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Complex institutional framework of the UK-EU future relationship examined by EU Committee

22 March 2021

The House of Lords EU Committee has today published the first in a series of reports looking beyond Brexit to the future relationship between the UK and EU. This report focuses on the institutional framework contained in the post-Brexit EU-UK Trade and Cooperation Agreement, including governance structures and dispute settlement.


On 24 December 2020, four and a half years after the people of the United Kingdom voted to leave the European Union, negotiators representing the two sides finally agreed the terms of the future UK-EU relationship and published the Trade and Cooperation Agreement (TCA).

The approval and ratification of the Withdrawal Agreement allowed the UK to leave the EU on 31 January 2020, entering into a transition period of 11 months, during which the UK and EU negotiated the terms of their future relationship. The result of these negotiations was the Trade and Cooperation Agreement, but this has not yet been ratified and is subject to provisional application until 30 April 2021.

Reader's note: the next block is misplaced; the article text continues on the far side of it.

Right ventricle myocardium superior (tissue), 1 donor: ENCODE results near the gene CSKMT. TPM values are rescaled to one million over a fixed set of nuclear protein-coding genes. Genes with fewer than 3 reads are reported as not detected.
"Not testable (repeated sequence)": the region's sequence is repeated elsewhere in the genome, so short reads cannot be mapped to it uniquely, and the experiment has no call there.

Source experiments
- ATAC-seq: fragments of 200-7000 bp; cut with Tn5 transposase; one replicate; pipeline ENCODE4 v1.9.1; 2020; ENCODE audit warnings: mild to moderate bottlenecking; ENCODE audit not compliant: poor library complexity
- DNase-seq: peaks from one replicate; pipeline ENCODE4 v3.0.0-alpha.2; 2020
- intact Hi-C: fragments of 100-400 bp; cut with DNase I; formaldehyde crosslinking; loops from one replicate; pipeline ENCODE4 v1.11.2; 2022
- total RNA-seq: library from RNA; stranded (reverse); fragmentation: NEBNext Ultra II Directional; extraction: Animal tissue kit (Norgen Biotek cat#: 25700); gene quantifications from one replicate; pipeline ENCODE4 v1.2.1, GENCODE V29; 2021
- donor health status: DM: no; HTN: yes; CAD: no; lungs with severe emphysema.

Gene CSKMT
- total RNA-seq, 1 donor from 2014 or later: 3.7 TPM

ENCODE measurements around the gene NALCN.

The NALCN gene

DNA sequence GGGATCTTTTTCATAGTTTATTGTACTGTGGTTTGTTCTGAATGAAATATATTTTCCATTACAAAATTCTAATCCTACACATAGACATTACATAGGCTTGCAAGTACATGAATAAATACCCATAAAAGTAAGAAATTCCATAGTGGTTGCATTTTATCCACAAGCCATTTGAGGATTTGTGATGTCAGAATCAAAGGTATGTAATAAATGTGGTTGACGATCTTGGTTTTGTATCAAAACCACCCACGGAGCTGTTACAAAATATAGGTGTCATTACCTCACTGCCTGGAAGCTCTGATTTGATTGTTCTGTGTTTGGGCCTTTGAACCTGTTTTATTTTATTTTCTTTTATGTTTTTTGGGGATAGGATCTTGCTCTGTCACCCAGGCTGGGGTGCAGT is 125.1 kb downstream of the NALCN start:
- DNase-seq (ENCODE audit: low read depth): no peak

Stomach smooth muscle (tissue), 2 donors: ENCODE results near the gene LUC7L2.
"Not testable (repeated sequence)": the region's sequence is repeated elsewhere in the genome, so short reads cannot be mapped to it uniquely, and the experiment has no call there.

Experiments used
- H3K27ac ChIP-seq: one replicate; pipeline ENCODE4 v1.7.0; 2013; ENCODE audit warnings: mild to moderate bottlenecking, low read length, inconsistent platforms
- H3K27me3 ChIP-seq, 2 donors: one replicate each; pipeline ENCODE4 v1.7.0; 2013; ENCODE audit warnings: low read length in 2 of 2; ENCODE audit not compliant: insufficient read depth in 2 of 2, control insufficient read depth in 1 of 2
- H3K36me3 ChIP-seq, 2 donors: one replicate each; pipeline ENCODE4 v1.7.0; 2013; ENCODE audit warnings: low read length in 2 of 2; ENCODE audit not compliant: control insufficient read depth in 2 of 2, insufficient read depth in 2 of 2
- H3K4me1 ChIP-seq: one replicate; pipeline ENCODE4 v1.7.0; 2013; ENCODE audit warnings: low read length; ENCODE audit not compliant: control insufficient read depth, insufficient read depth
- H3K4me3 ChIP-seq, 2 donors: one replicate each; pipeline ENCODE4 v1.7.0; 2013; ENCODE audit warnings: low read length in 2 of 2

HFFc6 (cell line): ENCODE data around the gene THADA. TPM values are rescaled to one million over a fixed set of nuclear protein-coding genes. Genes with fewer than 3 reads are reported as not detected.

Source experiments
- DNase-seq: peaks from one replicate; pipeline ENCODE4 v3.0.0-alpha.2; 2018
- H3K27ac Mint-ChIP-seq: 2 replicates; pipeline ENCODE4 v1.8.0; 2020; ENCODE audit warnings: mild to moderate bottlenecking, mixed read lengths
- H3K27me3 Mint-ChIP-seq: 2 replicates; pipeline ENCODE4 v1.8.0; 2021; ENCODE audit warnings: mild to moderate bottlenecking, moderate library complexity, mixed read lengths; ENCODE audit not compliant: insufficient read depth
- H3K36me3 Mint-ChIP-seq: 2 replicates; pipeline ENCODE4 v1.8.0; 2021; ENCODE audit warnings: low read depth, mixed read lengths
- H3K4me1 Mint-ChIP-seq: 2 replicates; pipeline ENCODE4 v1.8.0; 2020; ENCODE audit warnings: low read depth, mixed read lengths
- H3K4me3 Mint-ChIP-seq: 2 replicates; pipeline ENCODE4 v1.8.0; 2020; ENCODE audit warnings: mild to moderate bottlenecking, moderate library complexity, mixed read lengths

The report

The Committee’s report outlines the complex but flat governance structure established by the Trade and Cooperation Agreement, concluding that it is likely to prove challenging, and there may be a case for simplifying and rationalising it in due course.

The Committee is particularly concerned by the Government’s decision that, until the agreement is ratified, none of the governance bodies can meet, with the result that the entire governance structure is in abeyance.

The report calls on the Government to commit to supporting effective scrutiny by both Houses of Parliament of the complex proposed governance structure, and to ensuring that the Minister overseeing relations with the EU appears regularly before designated Select Committees of both Houses.

The report notes that the Government has broadly achieved its aim of bring the direct jurisdiction of the Court of Justice of the European Union to an end. But in its place the TCA creates a varied series of dispute resolution mechanisms, some of which are novel, untested and without clear precedent. Only time will tell if they are workable in practice.

Finally, the report regrets the fact that the bulk of dispute settlement arrangements are State-to-State, and as a result access to justice for individuals and businesses will be restricted, even in cases where individual rights are directly affected, such as extradition. The Committee calls on the Government to take steps to mitigate this impact.

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